Creating a Print Portfolio - The Design, Part 2

Today we will examine the remaining high-level goals I identified in the initial concept for my print portfolio. The remaining goals are as follows.

  •  Provide for the ability to easily update or replace prints
  •  Be easy to view without having to be at a desk

Providing for the ability to easily update or replace prints in my portfolio is crucial. I want a portfolio that is flexible and able to show work that caters to a specific audience. Showing landscape prints to someone interested in fine art still life images is not going to sell my still life work. Also, as new portfolio prints become available, I want to replace any potentially weaker prints with new ones. This keeps my portfolio fresh and up to date with my strongest work.

Having the ability to reorganize the portfolio eliminates the thought of printing my portfolio as a book, which is a popular option for some photographers. Thinking ahead, the easiest method for replacing prints is to put the print in a sleeve that fits into a binder system. However, I previously decided not to use sleeves or covers over the prints. This is a classic example of conflicts that arise when setting design goals. In this case, the desire to easily replace images could potentially conflict with my desire to show my work without interference. If this conflict cannot be rectified, I will have to choose which design goal is the most important.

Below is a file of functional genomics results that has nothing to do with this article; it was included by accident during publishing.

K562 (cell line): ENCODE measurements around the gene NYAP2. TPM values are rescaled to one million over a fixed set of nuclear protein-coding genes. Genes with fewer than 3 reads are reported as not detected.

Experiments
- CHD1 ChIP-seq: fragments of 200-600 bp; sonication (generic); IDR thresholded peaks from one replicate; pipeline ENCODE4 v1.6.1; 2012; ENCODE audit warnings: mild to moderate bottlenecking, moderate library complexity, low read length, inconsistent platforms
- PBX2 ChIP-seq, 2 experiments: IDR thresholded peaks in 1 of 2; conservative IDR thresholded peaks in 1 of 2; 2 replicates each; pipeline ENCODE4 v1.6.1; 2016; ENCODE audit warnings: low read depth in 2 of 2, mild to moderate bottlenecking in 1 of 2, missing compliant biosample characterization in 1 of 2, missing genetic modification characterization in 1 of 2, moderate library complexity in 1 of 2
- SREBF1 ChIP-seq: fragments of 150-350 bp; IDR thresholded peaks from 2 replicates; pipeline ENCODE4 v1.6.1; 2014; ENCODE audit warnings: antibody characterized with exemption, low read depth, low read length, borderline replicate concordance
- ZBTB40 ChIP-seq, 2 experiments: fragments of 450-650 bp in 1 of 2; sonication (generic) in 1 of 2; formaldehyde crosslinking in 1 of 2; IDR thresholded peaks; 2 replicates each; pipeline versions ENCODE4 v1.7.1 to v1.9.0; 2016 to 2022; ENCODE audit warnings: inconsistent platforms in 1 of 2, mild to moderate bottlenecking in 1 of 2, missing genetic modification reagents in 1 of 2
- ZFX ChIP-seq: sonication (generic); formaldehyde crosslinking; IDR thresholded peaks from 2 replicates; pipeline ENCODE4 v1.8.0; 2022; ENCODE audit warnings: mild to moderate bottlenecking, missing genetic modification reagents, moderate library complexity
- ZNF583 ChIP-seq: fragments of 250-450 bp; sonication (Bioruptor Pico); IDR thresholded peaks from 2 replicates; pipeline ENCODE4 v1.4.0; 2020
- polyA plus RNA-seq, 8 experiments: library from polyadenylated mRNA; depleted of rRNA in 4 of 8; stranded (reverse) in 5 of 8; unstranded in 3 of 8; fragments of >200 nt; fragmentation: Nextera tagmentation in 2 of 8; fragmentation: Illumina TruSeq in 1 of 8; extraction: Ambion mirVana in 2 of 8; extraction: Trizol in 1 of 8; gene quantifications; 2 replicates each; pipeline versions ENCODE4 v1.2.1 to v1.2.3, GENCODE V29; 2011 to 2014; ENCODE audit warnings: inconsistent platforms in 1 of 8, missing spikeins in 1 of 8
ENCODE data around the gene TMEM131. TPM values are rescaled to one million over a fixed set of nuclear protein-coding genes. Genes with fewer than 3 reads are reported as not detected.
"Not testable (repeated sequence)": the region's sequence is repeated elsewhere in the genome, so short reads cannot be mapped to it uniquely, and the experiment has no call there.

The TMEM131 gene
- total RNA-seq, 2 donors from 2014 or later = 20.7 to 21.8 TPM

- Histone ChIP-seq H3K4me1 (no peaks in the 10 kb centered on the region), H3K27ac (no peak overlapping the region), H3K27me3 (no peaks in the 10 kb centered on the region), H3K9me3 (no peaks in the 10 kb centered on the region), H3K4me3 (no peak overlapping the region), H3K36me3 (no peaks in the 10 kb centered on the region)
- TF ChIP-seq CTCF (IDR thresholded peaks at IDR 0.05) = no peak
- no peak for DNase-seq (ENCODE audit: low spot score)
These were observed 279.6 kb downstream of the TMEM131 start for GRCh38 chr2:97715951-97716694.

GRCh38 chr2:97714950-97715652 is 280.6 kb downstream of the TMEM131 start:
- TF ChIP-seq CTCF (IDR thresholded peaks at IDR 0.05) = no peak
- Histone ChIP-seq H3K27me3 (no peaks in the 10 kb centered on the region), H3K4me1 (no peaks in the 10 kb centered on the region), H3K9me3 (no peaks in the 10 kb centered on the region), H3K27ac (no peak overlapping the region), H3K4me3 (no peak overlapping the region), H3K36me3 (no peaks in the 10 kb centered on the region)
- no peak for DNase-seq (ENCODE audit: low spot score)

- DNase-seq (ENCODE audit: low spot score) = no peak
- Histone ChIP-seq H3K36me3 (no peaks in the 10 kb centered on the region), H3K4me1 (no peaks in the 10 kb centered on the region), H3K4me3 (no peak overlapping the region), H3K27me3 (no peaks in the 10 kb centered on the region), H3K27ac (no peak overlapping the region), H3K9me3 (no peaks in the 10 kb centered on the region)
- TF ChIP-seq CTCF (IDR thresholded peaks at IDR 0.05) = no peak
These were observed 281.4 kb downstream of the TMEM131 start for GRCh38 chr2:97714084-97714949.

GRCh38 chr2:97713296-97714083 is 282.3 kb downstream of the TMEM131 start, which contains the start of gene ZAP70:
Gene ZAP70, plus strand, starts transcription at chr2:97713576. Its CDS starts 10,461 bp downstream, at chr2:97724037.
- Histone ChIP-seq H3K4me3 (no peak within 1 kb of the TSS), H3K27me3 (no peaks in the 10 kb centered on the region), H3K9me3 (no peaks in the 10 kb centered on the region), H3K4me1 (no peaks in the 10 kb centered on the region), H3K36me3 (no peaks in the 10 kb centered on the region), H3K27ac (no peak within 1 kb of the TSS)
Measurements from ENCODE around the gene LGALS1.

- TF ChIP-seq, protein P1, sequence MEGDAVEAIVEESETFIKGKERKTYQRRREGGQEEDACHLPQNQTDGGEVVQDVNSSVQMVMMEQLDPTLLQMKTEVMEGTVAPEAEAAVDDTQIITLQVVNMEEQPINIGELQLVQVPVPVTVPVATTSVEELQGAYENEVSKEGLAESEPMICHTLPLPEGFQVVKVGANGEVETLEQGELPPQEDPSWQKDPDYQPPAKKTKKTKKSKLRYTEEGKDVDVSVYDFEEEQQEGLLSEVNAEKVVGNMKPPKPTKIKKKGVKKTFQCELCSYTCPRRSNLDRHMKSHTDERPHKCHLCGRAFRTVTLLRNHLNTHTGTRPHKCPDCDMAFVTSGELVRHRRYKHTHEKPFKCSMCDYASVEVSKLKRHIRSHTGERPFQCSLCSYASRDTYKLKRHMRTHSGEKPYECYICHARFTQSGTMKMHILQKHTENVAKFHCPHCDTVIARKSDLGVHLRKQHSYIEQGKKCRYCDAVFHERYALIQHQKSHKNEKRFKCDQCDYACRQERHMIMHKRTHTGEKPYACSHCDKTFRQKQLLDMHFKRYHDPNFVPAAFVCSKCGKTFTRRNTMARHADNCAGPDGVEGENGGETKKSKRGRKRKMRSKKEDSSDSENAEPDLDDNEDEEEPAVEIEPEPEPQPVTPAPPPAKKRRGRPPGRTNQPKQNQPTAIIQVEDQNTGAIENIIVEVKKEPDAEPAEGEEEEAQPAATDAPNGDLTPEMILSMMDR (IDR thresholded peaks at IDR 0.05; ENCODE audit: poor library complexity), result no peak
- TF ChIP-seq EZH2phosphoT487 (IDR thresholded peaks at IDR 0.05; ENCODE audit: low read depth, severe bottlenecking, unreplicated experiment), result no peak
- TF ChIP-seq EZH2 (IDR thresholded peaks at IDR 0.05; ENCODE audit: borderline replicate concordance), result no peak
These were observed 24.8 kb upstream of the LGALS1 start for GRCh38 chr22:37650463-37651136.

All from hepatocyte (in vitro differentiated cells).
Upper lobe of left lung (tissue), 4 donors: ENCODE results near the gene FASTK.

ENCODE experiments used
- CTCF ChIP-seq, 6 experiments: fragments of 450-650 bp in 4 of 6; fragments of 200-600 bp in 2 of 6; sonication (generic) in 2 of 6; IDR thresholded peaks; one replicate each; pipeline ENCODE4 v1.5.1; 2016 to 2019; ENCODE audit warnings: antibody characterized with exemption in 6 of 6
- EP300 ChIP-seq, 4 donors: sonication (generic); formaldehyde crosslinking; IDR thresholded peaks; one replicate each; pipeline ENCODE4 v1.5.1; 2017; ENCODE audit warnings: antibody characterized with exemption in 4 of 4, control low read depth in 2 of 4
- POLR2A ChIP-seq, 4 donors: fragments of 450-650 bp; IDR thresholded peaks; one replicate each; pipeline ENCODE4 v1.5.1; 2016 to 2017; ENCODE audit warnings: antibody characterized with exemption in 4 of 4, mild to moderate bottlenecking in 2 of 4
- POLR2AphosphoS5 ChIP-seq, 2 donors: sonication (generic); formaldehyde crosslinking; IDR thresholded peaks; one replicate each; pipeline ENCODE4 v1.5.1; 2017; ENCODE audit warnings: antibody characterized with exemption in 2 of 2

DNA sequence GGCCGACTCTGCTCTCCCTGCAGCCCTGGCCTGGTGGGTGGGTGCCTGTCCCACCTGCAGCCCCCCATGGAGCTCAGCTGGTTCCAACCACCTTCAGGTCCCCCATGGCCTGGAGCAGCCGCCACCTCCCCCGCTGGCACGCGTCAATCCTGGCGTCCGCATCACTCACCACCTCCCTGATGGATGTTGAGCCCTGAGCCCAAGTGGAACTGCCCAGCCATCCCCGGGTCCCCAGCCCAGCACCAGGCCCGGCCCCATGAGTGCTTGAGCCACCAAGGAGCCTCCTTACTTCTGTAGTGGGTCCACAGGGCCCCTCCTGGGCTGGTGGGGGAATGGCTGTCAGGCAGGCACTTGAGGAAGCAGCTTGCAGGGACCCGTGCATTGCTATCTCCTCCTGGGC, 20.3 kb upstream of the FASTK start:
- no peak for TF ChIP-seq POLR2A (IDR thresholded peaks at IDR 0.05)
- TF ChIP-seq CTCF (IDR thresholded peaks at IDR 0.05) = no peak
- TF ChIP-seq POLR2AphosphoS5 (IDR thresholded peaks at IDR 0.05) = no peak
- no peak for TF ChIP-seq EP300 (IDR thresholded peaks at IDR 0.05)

Having a portfolio that is easy to view without having to be at desk directly effects the size of the portfolio. Large prints are stunning but imagine handing a 13" x 19" sized portfolio with forty prints to an art director that has just given you ten minutes of his or her time in the lobby. The portfolio would be large, unwieldy, and heavy and probably will not get the attention it deserves. I have decided to limit the portfolio size to 11" x 14" and since I never create a borderless print and use a standard margin of 1", the actual print size is always 9" x 12" or smaller. This is large enough to show fine detail, but not so large as to make the portfolio hard to view while holding it in your hands.

Combining these design goals with ones from our previous list gives us the following list.

  • Only monochrome prints
  • Display giclée or alternative prints
  • No plastic sleeves or covers
  • Allow prints to be reorganized and replaced, no book format
  • Portfolio size of 11" x 14"
  • Print size of 9" x 12" or smaller with 1" border

There are many more decisions to make, but this list gives me a good starting point. In the next article, we will look at how we are going to satisfy these goals.